Ludwig Wittgenstein once said, “I don’t know why we’re here, but I’m pretty sure it’s not in order to enjoy ourselves.” I wonder what he was like in the holiday season – probably a damp squib. For many, this is the time of year for parties and having fun. It’s a time for eating and drinking with friends and family: hedonism not abstinence, a time to enjoy life and the pleasures it offers. It’s also a time for generosity and giving, but perhaps that is at base motivated by the pleasure we get from these activities. Perhaps we only give because it makes us feel good.
Hedonism, the idea that enjoying pleasurable experiences, along with avoiding painful ones, is what matters most, has a long philosophical history, even if it isn’t one that would have appealed to Wittgenstein. There
are two aspects to this. First, the position known as psychological hedonism: this is the somewhat cynical view that human beings are only ever motivated by the pursuit of their own pleasure and the avoidance of pain. It’s an empirical question whether this is an accurate picture of what we are like. Then there are various forms of ethical hedonism, such as utilitarianism, which explain right and wrong in terms of their tendency to increase or reduce overall pleasure.
Epicurus, an Athenian philosopher who was born in the third century BCE, was one of the most important early thinkers to stress the significance of pleasure in understanding how we should live. He thought it was the source of all value. His hedonism had a major impact on subsequent philosophy, largely through the influence of the Roman writer Lucretius, whose On the Nature of Things passed on Epicurus’s conjectures about the universe, the gods, our fear of death, and how we should live. Epicurus believed the goal of life was pleasure.
He and his followers would meet in “The Garden”, a plot of land that Epicurus had bought. It was quite literally a space to think, but also a place to learn practically how to live a better life. Unusually, women were welcome to study here alongside men. Everyone was welcome. This was considered scandalous at the time, and some of Epicurus’s detractors assumed the women must be prostitutes. It’s tempting to believe that The Garden was a site for wild orgies with everyone maximising their sensual pleasure, but there is no evidence that that was so. It seems much more likely that the Epicureans lived a frugal lifestyle, sitting or walking outside, discussing the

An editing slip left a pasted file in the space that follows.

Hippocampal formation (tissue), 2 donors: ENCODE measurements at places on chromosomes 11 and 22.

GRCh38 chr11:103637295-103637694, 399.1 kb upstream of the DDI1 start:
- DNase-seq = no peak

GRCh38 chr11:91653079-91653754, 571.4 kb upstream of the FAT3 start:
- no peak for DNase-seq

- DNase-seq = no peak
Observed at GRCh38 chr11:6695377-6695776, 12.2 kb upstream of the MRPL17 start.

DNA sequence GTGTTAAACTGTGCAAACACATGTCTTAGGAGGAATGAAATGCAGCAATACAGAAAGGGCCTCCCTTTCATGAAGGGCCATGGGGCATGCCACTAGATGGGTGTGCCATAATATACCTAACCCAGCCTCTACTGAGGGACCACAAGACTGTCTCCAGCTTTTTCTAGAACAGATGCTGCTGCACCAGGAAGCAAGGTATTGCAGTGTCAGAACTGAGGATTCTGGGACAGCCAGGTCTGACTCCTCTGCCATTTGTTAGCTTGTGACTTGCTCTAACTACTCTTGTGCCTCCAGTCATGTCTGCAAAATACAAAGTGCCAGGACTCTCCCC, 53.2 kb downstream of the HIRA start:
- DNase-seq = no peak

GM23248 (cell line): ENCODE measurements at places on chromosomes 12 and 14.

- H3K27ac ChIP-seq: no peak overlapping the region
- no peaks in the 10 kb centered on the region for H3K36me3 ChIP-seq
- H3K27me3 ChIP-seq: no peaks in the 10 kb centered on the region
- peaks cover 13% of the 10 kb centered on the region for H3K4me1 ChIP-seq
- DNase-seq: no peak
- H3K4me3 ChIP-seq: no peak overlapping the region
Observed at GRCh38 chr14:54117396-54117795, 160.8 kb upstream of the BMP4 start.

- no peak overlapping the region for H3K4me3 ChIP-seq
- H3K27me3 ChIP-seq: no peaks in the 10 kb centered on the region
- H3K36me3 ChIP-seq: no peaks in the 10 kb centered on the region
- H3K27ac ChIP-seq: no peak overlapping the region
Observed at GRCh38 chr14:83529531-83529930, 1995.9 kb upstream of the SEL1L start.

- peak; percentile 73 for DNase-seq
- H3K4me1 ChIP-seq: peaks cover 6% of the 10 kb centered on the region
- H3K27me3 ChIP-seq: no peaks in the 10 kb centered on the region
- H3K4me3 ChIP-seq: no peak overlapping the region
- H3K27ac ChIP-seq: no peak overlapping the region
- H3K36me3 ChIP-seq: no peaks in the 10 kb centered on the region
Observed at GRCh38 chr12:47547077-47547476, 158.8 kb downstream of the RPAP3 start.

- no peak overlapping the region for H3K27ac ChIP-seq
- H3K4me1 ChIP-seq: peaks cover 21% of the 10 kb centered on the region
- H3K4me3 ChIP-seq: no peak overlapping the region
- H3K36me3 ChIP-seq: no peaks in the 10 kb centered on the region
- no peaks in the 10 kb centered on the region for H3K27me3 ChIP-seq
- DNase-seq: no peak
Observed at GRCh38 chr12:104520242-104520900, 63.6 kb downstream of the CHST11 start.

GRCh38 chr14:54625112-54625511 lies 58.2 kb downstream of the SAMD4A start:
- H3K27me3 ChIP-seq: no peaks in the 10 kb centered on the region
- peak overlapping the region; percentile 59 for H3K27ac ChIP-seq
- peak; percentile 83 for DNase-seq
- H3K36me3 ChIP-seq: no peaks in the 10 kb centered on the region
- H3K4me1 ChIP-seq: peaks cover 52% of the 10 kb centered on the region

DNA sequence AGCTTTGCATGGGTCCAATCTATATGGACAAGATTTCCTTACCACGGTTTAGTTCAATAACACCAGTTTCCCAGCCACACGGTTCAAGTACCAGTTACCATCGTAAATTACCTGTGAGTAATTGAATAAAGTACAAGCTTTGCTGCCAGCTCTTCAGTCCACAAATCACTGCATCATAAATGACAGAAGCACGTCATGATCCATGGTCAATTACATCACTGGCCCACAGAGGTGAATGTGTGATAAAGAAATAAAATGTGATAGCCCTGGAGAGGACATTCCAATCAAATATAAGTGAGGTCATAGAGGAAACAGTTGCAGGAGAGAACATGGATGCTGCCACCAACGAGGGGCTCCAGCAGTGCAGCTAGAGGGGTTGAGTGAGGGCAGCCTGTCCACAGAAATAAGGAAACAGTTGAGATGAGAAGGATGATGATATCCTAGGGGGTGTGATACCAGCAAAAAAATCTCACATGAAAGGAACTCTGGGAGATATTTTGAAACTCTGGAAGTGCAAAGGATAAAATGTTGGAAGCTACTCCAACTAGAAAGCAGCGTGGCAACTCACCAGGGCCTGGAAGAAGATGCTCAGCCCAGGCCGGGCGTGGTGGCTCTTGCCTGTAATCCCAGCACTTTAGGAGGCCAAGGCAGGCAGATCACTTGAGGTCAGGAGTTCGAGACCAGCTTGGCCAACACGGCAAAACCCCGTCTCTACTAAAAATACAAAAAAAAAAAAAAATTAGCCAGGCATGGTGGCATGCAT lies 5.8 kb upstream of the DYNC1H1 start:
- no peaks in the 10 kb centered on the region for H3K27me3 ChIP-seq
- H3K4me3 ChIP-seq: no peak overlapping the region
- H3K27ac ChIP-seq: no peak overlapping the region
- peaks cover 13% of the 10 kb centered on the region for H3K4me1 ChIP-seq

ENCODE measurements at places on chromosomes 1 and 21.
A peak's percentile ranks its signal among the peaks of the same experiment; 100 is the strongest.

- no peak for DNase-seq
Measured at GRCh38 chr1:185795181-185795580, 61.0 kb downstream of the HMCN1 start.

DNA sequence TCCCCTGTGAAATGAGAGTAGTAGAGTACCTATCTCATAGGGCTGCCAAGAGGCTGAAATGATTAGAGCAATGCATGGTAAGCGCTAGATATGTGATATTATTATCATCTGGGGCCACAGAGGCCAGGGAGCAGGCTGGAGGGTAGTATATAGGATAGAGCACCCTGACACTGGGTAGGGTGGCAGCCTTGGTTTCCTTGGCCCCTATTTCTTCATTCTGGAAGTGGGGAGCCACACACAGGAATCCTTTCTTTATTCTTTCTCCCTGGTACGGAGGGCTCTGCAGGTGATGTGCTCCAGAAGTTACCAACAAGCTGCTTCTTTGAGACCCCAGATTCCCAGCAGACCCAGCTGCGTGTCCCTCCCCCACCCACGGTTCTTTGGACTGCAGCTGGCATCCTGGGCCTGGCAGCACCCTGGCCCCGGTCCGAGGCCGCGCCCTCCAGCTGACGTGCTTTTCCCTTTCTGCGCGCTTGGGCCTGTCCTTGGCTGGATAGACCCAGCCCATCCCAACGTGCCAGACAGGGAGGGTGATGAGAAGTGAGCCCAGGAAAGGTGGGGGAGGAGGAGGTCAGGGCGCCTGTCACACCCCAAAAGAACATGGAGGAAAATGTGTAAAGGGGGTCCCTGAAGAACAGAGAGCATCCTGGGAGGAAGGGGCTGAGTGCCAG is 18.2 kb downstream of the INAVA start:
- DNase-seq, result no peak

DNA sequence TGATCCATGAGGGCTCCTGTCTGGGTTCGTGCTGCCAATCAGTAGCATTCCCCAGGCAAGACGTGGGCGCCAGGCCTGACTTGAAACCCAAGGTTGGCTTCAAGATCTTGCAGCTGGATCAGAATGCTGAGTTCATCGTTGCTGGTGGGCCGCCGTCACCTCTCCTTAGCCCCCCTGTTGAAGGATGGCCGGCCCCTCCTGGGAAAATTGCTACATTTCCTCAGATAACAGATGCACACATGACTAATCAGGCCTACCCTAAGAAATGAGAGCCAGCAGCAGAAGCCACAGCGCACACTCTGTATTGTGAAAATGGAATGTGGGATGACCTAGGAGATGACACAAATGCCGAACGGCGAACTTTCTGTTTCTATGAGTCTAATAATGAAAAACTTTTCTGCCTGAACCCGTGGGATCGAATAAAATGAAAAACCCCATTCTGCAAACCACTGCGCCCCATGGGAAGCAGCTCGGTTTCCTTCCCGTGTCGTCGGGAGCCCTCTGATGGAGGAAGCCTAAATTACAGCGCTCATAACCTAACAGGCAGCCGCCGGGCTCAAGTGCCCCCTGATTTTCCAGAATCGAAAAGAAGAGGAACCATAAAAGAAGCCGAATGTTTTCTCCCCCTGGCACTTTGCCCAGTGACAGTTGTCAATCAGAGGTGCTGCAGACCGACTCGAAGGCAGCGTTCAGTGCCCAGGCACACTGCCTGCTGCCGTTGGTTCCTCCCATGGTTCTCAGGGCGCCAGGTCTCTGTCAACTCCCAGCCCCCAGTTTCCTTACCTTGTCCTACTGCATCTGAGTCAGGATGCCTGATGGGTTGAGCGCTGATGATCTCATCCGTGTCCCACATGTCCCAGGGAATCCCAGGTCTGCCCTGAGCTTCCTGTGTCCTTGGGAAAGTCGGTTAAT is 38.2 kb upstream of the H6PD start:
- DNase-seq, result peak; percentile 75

nature of the universe and how we should live, enjoying mainly intellectual pleasures, and avoiding becoming entangled in the complex distractions of city life.
Epicurus was ahead of his time. He was a materialist in the sense that he believed everything was made up of tiny particles of matter too small to be seen that were in constant motion in the void. We would now call these atoms.
A consequence of this view was that at death, consciousness, which for him was a process of matter in motion, dissolved. The soul, which was physical, couldn’t survive death. From this it followed for Epicurus that we shouldn’t worry about our own deaths as we won’t have any conscious experience of them: when we are there, death is not, and when death is there, we are not. Nothing to worry about then. Those moving particles dissipate, and we vanish with them.
There is some irony in the fact that the word “epicurean” is now used to describe people who relish the sensual pleasures of eating fine food and drinking fine wine. The Epicureans themselves were more focused on avoiding the sorts of activities that detracted heavily from enjoyment in life, such as fear of retribution by the gods, or unfounded anxieties about death, than on the brief joys felt when consuming delicacies. They sought a calm life free from worry and believed that this could best be achieved by living
simply. Pleasure for them was the pleasure of tranquillity arising from the absence of pain and worry; they did not crave either the luxuries or the transient pleasures experienced by the aesthete or bon viveur.
Epicurus himself was very satisfied with a little bit of cheese and some
bread shared with friends. For the Epicureans, the pleasures of friendship were far superior to fine dining. As Epicurus put it:
“Friendship goes dancing round the world, announcing to all of us to wake
up to happiness.” That’s a far better motto for the holiday season than Wittgenstein’s.